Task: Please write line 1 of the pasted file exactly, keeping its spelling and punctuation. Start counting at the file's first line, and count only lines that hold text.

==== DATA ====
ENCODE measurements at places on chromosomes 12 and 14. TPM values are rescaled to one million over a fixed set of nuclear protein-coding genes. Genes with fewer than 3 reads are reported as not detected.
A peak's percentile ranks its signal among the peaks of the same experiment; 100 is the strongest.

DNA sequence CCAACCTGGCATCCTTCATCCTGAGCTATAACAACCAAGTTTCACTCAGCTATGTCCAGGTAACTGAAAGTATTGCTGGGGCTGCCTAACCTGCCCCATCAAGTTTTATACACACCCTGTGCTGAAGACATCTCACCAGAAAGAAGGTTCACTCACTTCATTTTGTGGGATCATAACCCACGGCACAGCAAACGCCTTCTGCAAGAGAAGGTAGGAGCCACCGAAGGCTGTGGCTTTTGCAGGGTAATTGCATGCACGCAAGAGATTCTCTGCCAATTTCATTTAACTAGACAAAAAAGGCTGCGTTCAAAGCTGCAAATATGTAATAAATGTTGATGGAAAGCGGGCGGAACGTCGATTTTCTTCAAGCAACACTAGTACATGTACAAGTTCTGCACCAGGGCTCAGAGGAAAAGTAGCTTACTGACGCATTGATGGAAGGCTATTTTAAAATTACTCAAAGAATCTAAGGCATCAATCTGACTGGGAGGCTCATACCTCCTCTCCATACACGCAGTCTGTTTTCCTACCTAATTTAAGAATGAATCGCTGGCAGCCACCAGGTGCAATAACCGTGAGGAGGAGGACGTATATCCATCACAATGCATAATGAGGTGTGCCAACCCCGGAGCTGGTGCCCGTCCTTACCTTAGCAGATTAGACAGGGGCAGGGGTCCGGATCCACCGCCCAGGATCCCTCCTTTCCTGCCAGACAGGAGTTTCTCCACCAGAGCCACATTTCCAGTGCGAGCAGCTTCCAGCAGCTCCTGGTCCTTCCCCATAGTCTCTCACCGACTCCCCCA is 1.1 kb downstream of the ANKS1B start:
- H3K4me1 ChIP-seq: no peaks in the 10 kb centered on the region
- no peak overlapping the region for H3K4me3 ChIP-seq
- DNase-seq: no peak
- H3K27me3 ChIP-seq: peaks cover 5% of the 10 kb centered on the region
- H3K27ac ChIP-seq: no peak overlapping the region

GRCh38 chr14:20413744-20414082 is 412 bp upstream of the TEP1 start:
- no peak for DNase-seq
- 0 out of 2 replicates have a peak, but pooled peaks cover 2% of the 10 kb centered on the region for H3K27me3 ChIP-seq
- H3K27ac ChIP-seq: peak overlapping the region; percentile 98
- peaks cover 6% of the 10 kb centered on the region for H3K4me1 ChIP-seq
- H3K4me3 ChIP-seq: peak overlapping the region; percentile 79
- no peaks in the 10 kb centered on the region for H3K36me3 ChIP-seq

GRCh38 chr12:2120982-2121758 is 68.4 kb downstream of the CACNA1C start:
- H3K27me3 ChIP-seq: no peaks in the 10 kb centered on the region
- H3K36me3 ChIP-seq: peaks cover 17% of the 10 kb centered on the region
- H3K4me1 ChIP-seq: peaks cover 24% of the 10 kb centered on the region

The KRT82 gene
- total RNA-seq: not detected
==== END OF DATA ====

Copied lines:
ENCODE measurements at places on chromosomes 12 and 14. TPM values are rescaled to one million over a fixed set of nuclear protein-coding genes. Genes with fewer than 3 reads are reported as not detected.